Realisations, Reconciliations & Resilience

Please bear with me as this post deals with a few things. I’m also aware that it isn’t the most cheerful post and that this might in part be due to me feeling a little low the past couple of weeks or so. In fact, I have to be aware that when feeling low I am prone to beating myself up a little – it’s hard sometimes to get the balance of acknowledging situations and pain I have caused with not ruminating and being cruel to myself. However, this post is important because it demonstrates that recovery brings with it pain.

I have a friend that for a while has been creeping me out. I’m sure it isn’t intentional but everything I do in terms of activities and ideas in my recovery journey, they copy. This isn’t having the effect of actually initiating any recovery in this friend though. It has made me stop and think. One of the criteria for a diagnosis of BPD is identity disturbance. In one of the letters during my assessment for DBT it is noted “She is also very unused to thinking about herself and described not knowing who she was”.  Before moving to my current flat, I shared a house with a good friend. This relationship broke down a little while after I moved into my flat and I couldn’t figure out why this was. Looking back though, I wonder if I creeped her out in the way my friend is me. Yes, there were things I was interested in but I now see that sometimes I would get involved or interested in something she did. I didn’t realise this at the time and it wasn’t something I set out to do – more me trying to find me but in someone else. (Fortunately, through therapy, I have managed to discover the core me and I am enjoying finding myself more and more).This obviously wasn’t the only thing that led to the breakdown of our friendship. She saw me when I was really unwell. I did try to hide a lot of this from her but the ODs, more severe cutting, and then visits from the police due to my mental health became more frequent. I loved that friend dearly and if she did me, which I believe she did, that would have been very upsetting. I think she had to move out of our shared house for her own sanity.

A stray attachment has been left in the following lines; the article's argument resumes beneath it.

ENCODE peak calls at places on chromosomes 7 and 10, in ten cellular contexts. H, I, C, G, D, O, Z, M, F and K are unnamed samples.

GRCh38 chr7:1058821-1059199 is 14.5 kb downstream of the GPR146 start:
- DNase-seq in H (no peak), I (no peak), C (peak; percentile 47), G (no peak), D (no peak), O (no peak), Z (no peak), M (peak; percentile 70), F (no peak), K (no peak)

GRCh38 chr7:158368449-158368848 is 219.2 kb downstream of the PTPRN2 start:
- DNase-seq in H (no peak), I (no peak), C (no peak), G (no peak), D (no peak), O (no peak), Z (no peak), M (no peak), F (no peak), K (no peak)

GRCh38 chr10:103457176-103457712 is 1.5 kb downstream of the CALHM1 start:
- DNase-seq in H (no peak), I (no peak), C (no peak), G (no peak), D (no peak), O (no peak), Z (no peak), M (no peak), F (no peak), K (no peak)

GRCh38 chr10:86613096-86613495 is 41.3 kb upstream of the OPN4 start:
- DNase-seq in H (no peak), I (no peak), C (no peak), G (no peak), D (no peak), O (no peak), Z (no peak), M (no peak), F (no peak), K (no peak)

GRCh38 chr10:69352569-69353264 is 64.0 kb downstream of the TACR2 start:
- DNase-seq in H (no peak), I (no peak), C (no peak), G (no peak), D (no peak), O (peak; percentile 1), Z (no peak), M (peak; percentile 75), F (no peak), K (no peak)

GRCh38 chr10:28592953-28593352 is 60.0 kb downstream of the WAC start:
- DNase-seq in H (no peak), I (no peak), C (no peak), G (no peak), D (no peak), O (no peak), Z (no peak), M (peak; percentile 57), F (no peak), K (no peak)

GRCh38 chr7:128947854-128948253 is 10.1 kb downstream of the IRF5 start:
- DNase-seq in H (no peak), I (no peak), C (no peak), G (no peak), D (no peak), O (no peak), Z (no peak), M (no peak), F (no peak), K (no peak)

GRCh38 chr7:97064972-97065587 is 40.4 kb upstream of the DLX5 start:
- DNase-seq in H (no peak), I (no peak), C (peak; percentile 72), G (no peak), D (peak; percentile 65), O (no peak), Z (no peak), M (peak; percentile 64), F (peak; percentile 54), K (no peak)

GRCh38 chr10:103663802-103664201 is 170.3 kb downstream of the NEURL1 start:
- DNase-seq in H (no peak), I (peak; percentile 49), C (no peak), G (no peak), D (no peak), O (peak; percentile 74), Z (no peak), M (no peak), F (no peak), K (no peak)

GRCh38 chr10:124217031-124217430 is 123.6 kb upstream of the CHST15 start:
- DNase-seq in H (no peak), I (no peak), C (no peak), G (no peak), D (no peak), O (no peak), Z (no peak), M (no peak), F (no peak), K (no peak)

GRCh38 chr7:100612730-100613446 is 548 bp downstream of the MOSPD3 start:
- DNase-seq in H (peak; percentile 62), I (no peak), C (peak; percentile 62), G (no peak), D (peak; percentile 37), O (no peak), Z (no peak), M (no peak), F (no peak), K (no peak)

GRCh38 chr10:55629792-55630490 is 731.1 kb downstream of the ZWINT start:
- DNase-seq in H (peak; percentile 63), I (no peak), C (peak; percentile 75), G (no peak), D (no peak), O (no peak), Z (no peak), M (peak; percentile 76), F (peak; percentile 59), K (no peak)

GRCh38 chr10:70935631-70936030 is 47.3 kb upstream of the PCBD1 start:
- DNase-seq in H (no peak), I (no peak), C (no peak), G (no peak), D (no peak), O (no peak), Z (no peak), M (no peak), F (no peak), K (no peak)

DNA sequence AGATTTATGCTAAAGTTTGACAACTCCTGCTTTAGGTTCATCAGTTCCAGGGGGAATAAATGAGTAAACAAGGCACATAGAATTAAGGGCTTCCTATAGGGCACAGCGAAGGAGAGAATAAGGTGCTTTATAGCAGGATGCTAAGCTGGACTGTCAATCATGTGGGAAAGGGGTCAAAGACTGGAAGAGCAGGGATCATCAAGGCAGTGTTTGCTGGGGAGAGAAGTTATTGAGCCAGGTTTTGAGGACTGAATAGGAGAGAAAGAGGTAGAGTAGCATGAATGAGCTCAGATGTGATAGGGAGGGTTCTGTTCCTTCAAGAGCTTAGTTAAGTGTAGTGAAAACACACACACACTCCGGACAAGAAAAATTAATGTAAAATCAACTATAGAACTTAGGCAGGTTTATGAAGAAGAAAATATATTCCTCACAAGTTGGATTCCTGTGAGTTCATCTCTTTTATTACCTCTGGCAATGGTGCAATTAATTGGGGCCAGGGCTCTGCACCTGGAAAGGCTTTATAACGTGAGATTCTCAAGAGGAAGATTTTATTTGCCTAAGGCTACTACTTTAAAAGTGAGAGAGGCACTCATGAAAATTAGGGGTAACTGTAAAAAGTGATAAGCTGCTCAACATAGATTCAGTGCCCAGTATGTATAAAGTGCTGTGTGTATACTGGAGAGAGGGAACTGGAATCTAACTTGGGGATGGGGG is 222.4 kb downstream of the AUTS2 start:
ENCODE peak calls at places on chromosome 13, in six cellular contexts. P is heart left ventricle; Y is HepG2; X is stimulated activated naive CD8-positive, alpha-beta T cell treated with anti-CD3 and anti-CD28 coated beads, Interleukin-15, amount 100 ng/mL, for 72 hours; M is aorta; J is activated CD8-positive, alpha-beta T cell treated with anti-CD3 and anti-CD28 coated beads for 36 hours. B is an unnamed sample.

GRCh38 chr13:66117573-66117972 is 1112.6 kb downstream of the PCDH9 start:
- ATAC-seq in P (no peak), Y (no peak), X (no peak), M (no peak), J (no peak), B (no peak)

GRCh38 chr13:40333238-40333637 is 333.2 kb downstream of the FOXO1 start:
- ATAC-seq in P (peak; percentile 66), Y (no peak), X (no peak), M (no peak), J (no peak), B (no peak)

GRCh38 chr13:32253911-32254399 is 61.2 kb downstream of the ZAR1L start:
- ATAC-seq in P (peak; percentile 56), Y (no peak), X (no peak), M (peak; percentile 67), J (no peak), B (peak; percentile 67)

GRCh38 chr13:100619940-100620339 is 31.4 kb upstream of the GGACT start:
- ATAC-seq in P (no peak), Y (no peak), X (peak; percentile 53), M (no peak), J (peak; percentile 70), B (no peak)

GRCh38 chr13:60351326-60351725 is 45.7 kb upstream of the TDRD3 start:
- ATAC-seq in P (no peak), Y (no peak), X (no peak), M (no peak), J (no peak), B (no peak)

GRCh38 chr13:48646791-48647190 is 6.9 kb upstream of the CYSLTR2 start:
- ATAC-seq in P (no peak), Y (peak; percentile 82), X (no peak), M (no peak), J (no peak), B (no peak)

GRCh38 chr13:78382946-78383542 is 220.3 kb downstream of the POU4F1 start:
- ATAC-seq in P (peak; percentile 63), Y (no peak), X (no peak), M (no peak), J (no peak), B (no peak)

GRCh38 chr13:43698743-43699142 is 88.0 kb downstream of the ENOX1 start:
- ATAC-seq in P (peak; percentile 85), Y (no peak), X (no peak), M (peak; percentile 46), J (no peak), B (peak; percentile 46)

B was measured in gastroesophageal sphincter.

I didn’t realise, or rather didn’t want to acknowledge, that I have also done this to my sisters and one of them found this particularly difficult. The relationship with one of my sisters broke down over a year ago and to me it seemed really bizarre and over the top. I couldn’t understand how one ‘phone call, in which I was distressed and led to her hanging up, could lead to her reaction. This was the sister I had brought up for several years and we were extremely close. I missed her terribly. I had tried to patch it up before but to no avail but now I understand why this hadn’t been successful either.

On Saturday my sister was at my mum’s because her 2 children were visiting so I could spend time with them. I asked her if we could have a chat. I won’t go into the details of that chat but we are now reconciled. It’s going to be a slow and difficult journey and perhaps we will never be as close but we are now in each other’s lives again and that feels incredibly good 🙂 During our conversation it became clear to me why there was such a seemingly extreme reaction on her part. Apart from misunderstandings on both sides, my sister had reached breaking point. For a few years leading up to that point she had been heavily supporting me and saw me go through a lot. I wasn’t aware (and hopefully I am a lot more self-aware now) that there had been many occasions when I had hurt her. I was in the midst of being unwell but that doesn’t change that I had hurt her time and again. It all suddenly made sense why she was so upset over that one incident – it wasn’t that one incident and in that context was completely understandable. I was able to acknowledge that she had been hurt a lot whilst I was unwell and that hurt was down to me (whether intentional or not). Recovery means I am now in a place to look back and that is painful to me. I have upset people and that is (to an extent) unacceptable. Recovery means facing upto the fact that people I love were hurt by my extreme emotional reactions, behaviours of self harm and suicide. Recovery can bring not just progress but also the need to deal with distress such as this.